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Date: Wed, 27 Aug 2014 03:43:10 -0400
From: Rich Felker <>
Subject: Re: sem_getvalue conformance considerations

On Wed, Aug 27, 2014 at 09:05:41AM +0200, Jens Gustedt wrote:
> Am Dienstag, den 26.08.2014, 22:33 -0400 schrieb Rich Felker:
> > What if we try to get fancy and subtract waiters from __val[0]?
> > Unfortunately we can't necessarily read __val[0] and waiters
> > (__val[1]) atomically together,
> Doing the correct thing is always fancy :)
> Sure that this depends on the architecture, but where this is possible
> we should just do that, this is the semantically correct value.
> On i386 and follow ups 64bit atomic read should always be possible,
> and if I remember correctly the arm arch that I touched once had such
> a thing, too.

Yes, I'm aware that 64-bit atomic read may exist on some archs (note:
this does not include i386; 8-byte atomic read was not possible until
at least i586 generation and our "i386" baseline is really "i486", the
first model with cmpxchg, which is mandatory for working pthread
primitives), but as one of musl's big general principles is providing
uniform behavior across archs, I'd rather not implement something
where the behavior is going to differ like that based on a feature.

> > so it's possible that one is outdated
> > by the time we read the other, such that the resulting difference is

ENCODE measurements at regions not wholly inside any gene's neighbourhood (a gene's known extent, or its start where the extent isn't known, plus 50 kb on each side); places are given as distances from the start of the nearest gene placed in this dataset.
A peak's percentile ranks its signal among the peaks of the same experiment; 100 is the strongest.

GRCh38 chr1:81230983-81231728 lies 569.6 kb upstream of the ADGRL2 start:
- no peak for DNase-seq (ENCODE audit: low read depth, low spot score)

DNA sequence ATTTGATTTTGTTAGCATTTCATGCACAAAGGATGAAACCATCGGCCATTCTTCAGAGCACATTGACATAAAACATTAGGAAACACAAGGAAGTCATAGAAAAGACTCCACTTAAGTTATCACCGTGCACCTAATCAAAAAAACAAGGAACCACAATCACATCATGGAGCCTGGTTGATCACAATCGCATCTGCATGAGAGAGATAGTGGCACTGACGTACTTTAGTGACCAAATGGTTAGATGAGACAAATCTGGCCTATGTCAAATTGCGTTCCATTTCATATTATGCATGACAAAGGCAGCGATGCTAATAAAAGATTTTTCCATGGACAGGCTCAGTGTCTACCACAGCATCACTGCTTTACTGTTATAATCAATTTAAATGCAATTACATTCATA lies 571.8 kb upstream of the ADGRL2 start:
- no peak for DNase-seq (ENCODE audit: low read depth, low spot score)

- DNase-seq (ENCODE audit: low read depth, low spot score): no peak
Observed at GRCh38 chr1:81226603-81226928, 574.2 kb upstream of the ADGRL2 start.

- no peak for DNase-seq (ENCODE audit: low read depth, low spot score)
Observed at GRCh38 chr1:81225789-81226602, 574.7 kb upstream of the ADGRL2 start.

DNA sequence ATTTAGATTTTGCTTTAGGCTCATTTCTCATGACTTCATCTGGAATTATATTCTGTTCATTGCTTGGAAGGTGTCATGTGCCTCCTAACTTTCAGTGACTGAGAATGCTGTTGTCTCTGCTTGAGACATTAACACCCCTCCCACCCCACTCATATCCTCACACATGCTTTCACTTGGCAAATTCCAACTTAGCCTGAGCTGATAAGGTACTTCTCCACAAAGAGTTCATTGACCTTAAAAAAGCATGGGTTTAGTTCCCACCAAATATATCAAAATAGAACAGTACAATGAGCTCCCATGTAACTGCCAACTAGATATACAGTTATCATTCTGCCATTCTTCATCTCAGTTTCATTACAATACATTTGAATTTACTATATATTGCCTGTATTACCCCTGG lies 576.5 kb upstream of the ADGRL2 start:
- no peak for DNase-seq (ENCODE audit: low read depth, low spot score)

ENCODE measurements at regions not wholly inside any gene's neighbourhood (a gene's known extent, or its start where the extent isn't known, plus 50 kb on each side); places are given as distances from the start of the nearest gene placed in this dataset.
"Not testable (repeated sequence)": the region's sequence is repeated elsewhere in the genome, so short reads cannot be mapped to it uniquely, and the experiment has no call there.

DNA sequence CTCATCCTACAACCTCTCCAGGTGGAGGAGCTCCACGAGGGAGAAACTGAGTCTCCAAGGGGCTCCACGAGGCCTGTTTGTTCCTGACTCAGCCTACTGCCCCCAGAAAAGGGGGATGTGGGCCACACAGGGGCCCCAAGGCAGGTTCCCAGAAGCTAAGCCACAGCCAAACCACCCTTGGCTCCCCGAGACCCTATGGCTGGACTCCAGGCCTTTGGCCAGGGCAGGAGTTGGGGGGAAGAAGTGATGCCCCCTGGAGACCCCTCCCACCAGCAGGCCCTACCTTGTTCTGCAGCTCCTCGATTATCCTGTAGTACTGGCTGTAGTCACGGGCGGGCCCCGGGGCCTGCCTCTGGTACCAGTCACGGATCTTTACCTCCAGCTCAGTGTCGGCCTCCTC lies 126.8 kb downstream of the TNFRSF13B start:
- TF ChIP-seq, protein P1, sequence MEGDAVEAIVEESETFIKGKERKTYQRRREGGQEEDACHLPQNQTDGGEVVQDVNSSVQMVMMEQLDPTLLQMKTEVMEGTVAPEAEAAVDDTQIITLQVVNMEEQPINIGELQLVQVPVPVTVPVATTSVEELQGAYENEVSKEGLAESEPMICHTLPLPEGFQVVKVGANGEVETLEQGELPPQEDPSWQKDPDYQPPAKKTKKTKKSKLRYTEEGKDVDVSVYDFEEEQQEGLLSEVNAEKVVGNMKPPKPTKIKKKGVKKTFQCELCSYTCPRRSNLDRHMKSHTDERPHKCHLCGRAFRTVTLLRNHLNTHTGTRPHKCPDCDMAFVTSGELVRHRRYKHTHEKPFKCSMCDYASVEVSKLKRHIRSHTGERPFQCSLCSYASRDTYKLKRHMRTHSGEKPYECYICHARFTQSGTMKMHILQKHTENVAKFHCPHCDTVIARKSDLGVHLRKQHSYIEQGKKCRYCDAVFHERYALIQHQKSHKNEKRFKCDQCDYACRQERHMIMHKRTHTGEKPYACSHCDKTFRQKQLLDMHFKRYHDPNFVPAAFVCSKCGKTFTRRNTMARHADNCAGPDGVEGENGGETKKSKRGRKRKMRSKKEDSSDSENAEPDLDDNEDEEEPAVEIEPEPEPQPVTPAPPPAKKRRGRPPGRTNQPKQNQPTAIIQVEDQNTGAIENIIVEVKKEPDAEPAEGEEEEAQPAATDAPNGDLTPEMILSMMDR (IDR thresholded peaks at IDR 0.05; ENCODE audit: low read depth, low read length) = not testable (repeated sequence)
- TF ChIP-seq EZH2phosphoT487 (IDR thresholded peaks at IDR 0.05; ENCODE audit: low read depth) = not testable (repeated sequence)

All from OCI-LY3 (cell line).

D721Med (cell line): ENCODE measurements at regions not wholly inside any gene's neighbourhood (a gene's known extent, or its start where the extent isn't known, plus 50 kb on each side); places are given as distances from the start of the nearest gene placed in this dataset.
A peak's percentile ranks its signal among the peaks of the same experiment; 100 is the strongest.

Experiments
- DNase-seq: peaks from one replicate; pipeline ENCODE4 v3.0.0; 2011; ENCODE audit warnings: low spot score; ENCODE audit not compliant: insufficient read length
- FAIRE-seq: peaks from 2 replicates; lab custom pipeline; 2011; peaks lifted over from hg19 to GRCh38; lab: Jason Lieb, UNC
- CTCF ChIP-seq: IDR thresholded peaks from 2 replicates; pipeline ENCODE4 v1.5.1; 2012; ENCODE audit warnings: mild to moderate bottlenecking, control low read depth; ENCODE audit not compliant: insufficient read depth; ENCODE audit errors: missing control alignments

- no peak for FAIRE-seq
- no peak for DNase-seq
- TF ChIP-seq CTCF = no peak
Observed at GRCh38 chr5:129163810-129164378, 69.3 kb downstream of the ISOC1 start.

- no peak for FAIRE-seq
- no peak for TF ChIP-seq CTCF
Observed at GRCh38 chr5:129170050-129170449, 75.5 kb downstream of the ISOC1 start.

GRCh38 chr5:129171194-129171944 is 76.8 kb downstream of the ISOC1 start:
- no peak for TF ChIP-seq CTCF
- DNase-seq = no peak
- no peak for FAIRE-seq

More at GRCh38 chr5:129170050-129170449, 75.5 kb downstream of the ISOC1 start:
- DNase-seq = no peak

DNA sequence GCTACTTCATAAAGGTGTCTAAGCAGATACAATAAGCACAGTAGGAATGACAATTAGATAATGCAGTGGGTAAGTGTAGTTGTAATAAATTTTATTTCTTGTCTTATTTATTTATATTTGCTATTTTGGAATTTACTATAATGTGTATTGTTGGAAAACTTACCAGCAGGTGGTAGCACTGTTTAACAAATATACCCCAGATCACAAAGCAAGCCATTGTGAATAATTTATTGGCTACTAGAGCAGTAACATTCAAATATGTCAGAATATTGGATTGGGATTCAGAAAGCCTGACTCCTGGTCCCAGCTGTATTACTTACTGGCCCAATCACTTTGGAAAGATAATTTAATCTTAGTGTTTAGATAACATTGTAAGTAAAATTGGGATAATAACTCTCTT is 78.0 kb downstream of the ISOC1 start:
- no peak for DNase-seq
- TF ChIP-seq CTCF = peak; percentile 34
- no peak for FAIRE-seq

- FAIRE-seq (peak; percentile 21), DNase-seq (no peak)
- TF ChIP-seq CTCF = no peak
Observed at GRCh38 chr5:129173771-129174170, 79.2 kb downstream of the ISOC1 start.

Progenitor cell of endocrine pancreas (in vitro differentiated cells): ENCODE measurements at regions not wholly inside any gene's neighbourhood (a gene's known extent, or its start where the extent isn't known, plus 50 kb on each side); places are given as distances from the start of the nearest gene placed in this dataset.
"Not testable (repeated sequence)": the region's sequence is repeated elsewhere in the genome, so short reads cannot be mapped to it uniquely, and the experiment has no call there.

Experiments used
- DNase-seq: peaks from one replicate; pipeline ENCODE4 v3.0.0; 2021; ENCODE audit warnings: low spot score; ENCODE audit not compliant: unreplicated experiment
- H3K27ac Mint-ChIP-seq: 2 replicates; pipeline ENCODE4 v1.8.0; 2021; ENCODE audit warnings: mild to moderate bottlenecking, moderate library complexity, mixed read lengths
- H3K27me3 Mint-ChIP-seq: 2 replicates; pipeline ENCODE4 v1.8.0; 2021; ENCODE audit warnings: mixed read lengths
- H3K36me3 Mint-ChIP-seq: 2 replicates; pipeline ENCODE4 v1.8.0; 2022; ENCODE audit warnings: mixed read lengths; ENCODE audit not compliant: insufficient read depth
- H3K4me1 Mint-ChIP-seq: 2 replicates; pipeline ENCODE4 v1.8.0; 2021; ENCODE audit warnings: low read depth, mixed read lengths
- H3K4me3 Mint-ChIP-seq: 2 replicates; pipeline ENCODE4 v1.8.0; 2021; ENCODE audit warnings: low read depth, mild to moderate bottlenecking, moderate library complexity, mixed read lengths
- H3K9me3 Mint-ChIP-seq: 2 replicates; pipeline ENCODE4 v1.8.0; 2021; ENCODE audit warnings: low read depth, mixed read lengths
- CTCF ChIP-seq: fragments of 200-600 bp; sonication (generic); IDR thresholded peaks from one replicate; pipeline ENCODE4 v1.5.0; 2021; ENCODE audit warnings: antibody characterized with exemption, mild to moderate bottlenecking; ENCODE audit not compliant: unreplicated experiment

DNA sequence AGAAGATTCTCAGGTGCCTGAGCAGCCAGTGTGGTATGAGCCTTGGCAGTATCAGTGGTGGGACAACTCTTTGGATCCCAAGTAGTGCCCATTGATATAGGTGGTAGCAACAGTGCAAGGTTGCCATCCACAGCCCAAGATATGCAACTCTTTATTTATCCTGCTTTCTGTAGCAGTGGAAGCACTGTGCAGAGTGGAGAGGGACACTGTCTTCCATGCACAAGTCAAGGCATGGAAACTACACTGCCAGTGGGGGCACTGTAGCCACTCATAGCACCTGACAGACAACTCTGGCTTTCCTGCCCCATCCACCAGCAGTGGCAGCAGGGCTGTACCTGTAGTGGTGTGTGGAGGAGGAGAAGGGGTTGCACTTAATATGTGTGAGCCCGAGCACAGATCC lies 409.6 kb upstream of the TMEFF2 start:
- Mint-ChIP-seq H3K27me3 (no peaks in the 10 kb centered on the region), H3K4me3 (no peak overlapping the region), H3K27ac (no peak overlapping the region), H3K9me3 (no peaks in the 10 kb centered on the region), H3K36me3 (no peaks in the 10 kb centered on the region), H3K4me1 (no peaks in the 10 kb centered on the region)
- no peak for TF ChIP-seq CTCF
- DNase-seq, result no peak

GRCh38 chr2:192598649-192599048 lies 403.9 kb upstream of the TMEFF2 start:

> > not the correct formal semaphore value at any time during the
> > sem_getvalue call.
> On arch where atomic read of these two values together is not
> possible, this is the best approximation that you can get. On these
> archs there is simply no precise moment in time for that feature
> because the sequence points are not synchronized between the different
> threads. Nobody can ask you to return an exact value for a concept
> that is not well defined.

I'm not entirely convinced there's not a solution. There may be
sufficient information to determine whether or not there are waiters
without a 64-bit atomic read.

Let V be the implementation semaphore value (__val[0]) and W the
waiter count (__val[1]).

After observing a nonzero V, W cannot increase without V first
reaching zero. So if we read V first, then W, the value of W read will
be less than or equal to the value of W at the time V was read. This
seems to be sufficient for the semantics I thought were right.

However, I'm doubtful of them too. :-)

Even if we know the number of waiters exactly at the time the value is
read, that's not sufficient to assign a formal value to the semaphore,
because these waiters could race to return EINTR or ETIMEDOUT, or act
upon cancellation, before they consume the post. In this case,
sem_getvalue would have reported an observably incorrect value:

Example: Initially 2 waiters, posting thread posts 3 times, calls
sem_getvalue and sees a value of 1, calls pthread_cancel on both
waiters, then calls sem_getvalue again and sees a value of 3, despite
no additional posts having happened.

The only easy way around this problem is the current behavior: having
sem_getvalue treat waiters as not-having-arrived-yet.

The other solution I see, which would allow sem_getvalue to report
waiters, would be to ensure that waiters always do a final sem_trywait
after observing an error, and ignore the error if the trywait
succeeds. However doing this with cancellation is not easy; it would
require a longjmp, which would require adding setjmp overhead to each
sem_wait. Of course if __timedwait could return ECANCELED rather than
invoking cancellation handlers, that would make things a lot nicer,
and it's something I've wanted to be able to do for a long time, so
perhaps we can revisit this issue once that's implemented... :)


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